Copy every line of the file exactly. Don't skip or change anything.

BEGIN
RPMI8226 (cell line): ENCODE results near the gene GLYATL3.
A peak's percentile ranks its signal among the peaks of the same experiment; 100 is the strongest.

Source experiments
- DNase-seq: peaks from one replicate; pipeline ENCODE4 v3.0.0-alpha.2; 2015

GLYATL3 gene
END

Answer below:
RPMI8226 (cell line): ENCODE results near the gene GLYATL3.
A peak's percentile ranks its signal among the peaks of the same experiment; 100 is the strongest.

Source experiments
- DNase-seq: peaks from one replicate; pipeline ENCODE4 v3.0.0-alpha.2; 2015

GLYATL3 gene